Yamaha’s Custom Z Soprano Sax: Look at Little Sister
Yamaha’s Custom Z soprano sax is a sharp new horn from a company that’s had it right since day one
Many years ago, a young musician roamed Music Row on 48th Street in New York City in search of the ideal soprano saxophone. After trying virtually every straight horn on the street, he decided that far and away the best available option was the newest model from Yamaha. The cash-strapped twentysomething cobbled together enough money and bought the horn. He would not regret his choice.
Twenty-odd years later he would audition another Yamaha soprano, a new addition to the company’s highly regarded Custom Z Series. Forced to compare the horns by the circumstances of this review, he has reason to ask: Is this bewitching ingénue a match for the now-middle-aged beauty with whom he fell in love so long ago?
It’s a little surprising that it’s taken Yamaha so long to introduce a soprano version into their successful Z Series. The Z Series alto and tenor have been around since 2003 and are widely considered superb instruments. Perhaps the success of Yamaha’s other line of sopranos factored into the wait. Whatever the reason, Yamaha took its time and got it right.
Unlike recent Yamaha pro sopranos, which feature detachable curved and straight necks, the YSS-82Z is a one-piece neck-through-bell design. It comes in both straight and curved versions; I was given the latter to review, the YSS-82ZR. The body is made of French brass and the keys are cast in yellow brass with mother-of-pearl buttons. The horn has front F and high-F-sharp keys, an adjustable plastic thumb hook and blue steel needle springs. The pads are made of waterproof leather and wool felt with plastic tone boosters. The hand engraving on the bell is rather common but attractive enough. The horn comes in four finishes: gold baked epoxy lacquer (YSS-82ZR), silver-plated (YSS-82ZRS), black lacquer (YSS-82ZRB) and unlacquered (YSS-82ZRU).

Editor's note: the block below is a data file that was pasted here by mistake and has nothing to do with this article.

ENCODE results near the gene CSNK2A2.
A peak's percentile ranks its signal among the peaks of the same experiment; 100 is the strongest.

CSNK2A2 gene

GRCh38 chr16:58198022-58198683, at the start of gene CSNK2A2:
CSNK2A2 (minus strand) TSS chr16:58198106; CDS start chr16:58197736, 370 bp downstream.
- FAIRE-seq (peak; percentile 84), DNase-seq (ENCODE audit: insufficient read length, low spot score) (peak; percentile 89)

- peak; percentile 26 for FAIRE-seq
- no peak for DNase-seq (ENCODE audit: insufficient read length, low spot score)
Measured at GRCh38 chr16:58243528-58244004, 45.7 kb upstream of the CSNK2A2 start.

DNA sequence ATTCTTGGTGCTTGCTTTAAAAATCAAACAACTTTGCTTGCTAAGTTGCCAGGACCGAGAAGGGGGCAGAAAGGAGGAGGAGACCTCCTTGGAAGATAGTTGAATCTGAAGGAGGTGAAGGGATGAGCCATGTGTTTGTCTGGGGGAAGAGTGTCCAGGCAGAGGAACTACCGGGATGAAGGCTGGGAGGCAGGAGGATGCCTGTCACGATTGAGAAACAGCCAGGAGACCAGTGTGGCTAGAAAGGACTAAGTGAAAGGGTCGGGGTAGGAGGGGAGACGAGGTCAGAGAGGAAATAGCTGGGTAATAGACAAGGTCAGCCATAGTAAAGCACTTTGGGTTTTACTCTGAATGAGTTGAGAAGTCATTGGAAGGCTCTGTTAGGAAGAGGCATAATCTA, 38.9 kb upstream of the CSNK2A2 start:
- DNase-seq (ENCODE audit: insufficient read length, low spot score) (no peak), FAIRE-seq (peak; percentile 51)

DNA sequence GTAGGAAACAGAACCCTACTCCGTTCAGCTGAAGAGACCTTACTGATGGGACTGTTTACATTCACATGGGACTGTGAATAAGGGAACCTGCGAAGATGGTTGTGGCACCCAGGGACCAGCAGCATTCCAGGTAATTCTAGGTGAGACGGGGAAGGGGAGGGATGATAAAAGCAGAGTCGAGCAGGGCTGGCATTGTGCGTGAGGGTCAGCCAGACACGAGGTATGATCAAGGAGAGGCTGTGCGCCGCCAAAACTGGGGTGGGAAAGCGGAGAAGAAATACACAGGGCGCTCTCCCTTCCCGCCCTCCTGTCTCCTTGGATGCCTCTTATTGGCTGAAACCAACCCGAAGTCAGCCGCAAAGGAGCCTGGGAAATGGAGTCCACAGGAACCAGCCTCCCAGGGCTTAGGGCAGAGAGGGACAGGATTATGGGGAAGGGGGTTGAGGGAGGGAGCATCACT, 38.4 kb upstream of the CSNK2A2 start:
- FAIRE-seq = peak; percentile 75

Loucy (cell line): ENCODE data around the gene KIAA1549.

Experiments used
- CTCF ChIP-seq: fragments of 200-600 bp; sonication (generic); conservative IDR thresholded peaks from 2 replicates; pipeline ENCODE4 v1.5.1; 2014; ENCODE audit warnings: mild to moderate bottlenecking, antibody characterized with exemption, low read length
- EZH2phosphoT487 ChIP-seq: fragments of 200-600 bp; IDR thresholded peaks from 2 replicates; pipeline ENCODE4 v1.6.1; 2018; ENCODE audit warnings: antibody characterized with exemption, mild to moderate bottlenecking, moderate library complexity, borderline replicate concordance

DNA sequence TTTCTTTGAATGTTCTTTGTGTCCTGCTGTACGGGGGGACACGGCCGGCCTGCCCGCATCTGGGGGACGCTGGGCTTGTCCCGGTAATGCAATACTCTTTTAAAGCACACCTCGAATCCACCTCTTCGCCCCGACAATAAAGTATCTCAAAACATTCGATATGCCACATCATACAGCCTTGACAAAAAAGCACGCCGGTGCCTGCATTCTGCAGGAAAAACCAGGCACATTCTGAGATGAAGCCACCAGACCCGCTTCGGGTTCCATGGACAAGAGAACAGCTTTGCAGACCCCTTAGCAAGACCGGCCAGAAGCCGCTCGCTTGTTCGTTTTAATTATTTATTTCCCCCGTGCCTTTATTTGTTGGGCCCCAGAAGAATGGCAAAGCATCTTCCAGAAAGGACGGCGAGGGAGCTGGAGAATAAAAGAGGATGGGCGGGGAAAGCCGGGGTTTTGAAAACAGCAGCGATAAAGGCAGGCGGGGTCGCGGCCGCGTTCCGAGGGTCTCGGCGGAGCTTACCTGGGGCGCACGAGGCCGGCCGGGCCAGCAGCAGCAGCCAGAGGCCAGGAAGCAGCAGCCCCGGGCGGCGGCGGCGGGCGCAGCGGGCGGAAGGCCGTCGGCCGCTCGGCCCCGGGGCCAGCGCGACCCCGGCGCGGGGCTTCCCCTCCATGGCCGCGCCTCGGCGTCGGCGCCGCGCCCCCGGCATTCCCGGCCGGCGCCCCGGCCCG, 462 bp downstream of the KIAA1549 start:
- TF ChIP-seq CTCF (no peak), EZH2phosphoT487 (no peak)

According to Yamaha, the Z Series soprano was designed “in the spirit of the classic Yamaha 62 Series,” and indeed, it feels very much how I remember the old 62—specifically, it’s much lighter than the YSS-675 and YSS-875EX models that essentially replaced the 62. If you like to play without a neck strap, this reduced weight is a good thing. On the other hand, lighter-gauge brass seems less resonant. Yamaha makes a semi-big deal in its promotional literature about the horn’s “distinctive designs” offering “players beautiful tonal colors.” The horn does that, but no more or less than the 675 and 875EX.
In fact, aside from the lighter weight, the 82Z plays very much like its most immediate forebears, and, in turn, very much like the company’s altos and tenors. The key layout of a Yamaha soprano is always very much like that of its brother and sister altos and tenors. The hands lie similarly, making it easy to move from one to the other. This wouldn’t matter if the action was lousy, of course, but the action of this horn is quite the opposite: It’s wonderful—solid and quick, with optimal spacing for the fingers and a comfortable all-over feel.
A curved neck offers more resistance than a straight neck, so naturally the curved 82ZR will feel somewhat less free-blowing than a straight horn. However, my 675 with the curved M1 detachable neck gets a ballsier, throatier sound than the one-piece curved 82ZR using the same Meyer 7 mouthpiece and Alexander D.C. Superial 2 1/2 reed. (The horn comes with Yamaha’s hard-rubber 4CM mouthpiece, a fairly closed piece that splits the difference between a round classical tone and a more open, buzzy jazz sound.) Admittedly, my evaluation is thoroughly non-scientific, but I suspect the lighter brass used in the 82Z has something to do with that. But the newer horn has its own, somewhat lighter sound, different from but no better or worse than the older. Different strokes. The evenness of scale, top-to-bottom, that has long distinguished Yamaha sopranos—and what ultimately prompted me to buy one over a similarly priced used Selmer Mark VI back in the day—is present here as well. While sopranos are notoriously difficult to play in tune, intonation problems are minimal with this horn.
If there’s one drawback with the 82Z, it might be the price. At $3,899.99 street, it runs a bit higher than some of its challengers. (Silver, black lacquer and unlacquered finishes make the horn cost a bit more.) Given the increasingly high quality of some of the horns now coming out of Taiwan—many of them considerably less expensive than this one—a Yamaha doesn’t provide the same bang for the buck that it once did. Still, there’s no getting around the fact that the 82Z is as good a soprano as there is on the market. I’m not going to dump my still-beautiful partner of 20-odd years, but I’d be happy to introduce her lovely and refined younger sister to a friend.